By | 2018-08-07T18:36:00+00:00 August 7th, 2018|Dedman College of Humanities and Sciences, Dedman College Research, Economics, Faculty News|Comments Off on The Bookshelf: Five books with surprising insights into economic growth

Watch: Big on Business – W. Holt Garner

SMU Video Originally Posted: July 10, 2018 “SMU makes my passion for accounting and biology easy to maneuver. SMU’s approach to interdisciplinary study has shaped me into a more critical thinker who can approach a problem from both business and scientific perspectives. And as I prepare for medical school, my dual degree plan gives me a competitive edge. I am able to pursue diverse internship opportunities, including those that focus on the business and clinical aspects of health care.” — W. Holt Garner, Accounting and Biology double major and Chemistry minor. https://youtu.be/eqww8B51c0E  

By | 2018-08-07T18:37:18+00:00 August 7th, 2018|Biology, Chemistry, Dedman College of Humanities and Sciences, Undergraduate News|Comments Off on Watch: Big on Business – W. Holt Garner

Watch: Big on Research – Roxana Farokhnia

YouTube Originally Posted: July 10, 2018 “SMU was the school for me because I wanted a personalized experience in college, where my professors would know me and care about where I want to go in life. My work in the Vogel-Wise Lab allows me as a pre-health student to not only participate in cutting-edge research on finding ways to help cancer patients who don’t respond to chemotherapy, but also develop my own project and create meaningful connections with professors.” — Roxana Farokhnia, Biology and Health and Society double major on the Pre-Health track. WATCH https://youtu.be/zas3BGb3Uu0  

By | 2018-08-06T10:23:39+00:00 August 6th, 2018|Biology, Chemistry, Dedman College of Humanities and Sciences, Dedman College Research, Undergraduate News|Comments Off on Watch: Big on Research – Roxana Farokhnia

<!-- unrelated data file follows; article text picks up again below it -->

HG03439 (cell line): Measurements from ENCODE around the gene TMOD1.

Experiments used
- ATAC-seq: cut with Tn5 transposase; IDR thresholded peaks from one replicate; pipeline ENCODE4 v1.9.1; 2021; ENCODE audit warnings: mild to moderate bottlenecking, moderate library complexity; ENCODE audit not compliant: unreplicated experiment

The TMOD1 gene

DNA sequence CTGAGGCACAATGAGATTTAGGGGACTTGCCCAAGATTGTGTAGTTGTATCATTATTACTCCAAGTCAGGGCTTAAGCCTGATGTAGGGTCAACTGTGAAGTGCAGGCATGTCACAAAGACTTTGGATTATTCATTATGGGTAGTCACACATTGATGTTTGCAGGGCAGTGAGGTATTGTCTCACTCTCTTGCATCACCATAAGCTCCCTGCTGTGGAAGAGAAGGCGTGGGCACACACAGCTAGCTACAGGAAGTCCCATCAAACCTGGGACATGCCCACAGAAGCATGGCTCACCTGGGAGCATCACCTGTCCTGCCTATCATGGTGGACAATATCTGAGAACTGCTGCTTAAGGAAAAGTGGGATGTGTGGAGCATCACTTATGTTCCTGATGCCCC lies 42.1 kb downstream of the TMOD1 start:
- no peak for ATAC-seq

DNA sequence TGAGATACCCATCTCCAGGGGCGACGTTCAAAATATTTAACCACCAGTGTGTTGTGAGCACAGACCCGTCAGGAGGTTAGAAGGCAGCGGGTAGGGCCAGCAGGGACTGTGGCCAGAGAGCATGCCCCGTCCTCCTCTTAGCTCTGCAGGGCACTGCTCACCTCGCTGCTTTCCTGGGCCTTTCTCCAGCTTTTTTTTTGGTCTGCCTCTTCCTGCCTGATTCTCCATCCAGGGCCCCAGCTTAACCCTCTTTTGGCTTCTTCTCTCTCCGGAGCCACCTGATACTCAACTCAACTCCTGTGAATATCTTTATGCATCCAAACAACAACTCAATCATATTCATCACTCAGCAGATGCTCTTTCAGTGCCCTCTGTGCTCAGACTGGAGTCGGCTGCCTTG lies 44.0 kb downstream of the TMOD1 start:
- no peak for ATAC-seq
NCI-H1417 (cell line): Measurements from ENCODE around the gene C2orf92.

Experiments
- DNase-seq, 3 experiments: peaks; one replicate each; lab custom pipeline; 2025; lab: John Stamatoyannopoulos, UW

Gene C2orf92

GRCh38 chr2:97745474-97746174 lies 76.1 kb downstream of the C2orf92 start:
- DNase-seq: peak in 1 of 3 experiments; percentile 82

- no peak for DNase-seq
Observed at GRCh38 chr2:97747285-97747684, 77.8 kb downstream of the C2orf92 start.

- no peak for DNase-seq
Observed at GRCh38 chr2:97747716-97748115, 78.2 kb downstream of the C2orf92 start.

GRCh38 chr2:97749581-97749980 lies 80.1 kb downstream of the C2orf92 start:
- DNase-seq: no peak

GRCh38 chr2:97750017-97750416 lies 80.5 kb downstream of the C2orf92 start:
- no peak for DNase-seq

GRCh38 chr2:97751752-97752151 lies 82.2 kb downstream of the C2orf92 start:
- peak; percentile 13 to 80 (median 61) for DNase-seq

Listen: Indigenous people hunted bison using fire – and clever manipulation of the landscape

CBC Radio Originally Posted: July 27, 2018 For centuries, the Indigenous peoples of the Great Plains hunted the bison that once roamed across much of the continent in enormous numbers. But hunting these huge animals takes an enormous amount of skill and planning. New research has shown that First Nations people actively altered their landscape — including with the strategic use of fire — to manage and control large herds of bison. Funnelling bison into 'drivelines' A bison hunt required an enormous amount of planning. These early hunters built cairns out of rock to force the bison onto narrow paths, or "drivelines," allowing the hunters to more easily move in for the kill. Archeological evidence suggests that some of the drivelines were as much as a kilometre long. This hunting strategy, which involved actively manipulating [...]

By | 2018-08-01T10:27:48+00:00 August 3rd, 2018|Anthropology, Dedman College of Humanities and Sciences, Dedman College Research, Faculty News|Comments Off on Listen: Indigenous people hunted bison using fire – and clever manipulation of the landscape

Cal Jillson, Political Science, Polls Show Senate Race Between Cruz, O’Rourke Tightening

WBAP Originally Posted: August 2, 2018 (WBAP/KLIF) – A new Texas Lyceum poll puts the senate race between Ted Cruz and Beto O’Rourke within the margin of error. SMU Political Science Professor Dr. Cal Jillson has said this race has been a bit surprising. “Beto O’Rourke is performing very well in this race. He’s generated a lot more excitement and raised a lot more money than anybody expected him to,” Jillson said. “But, he’s running in a red state.” The new poll has Cruz up by only two points. A new Quinnipiac poll released this week has Cruz up by six. Jillson believes more money will soon be pouring into the race. “Not just the contributions that go to the two candidates but big money [...]

By | 2018-08-02T11:00:59+00:00 August 2nd, 2018|Dedman College of Humanities and Sciences, Dedman College Research, Faculty News, Political Science|Comments Off on Cal Jillson, Political Science, Polls Show Senate Race Between Cruz, O’Rourke Tightening

SMU Study Explores How Native Americans Managed Land With Strategic Fires

KERA Originally Posted: August 1, 2018 Christopher Roos is an archaeologist at Southern Methodist University and lead author of a new study that looks into how that use of fire affected the ecosystem. LISTEN Interview Highlights On how the land was managed by Native Americans One of the primary uses of fire on the landscape was to refresh the prairie. Bison was one of their prime prey and the center point for their economy, in terms of food, clothing, shelter and tools. Bison prefer to graze recently burned patches of prairie — it's tastier, it's more nutritious. And so they manipulated the location of bison herds by selectively burning patches of prairie, and one of the things they did for most of the last millennium is burn patches of prairie to [...]

By | 2018-08-02T08:51:19+00:00 August 2nd, 2018|Anthropology, Dedman College of Humanities and Sciences, Dedman College Research, Faculty News|Comments Off on SMU Study Explores How Native Americans Managed Land With Strategic Fires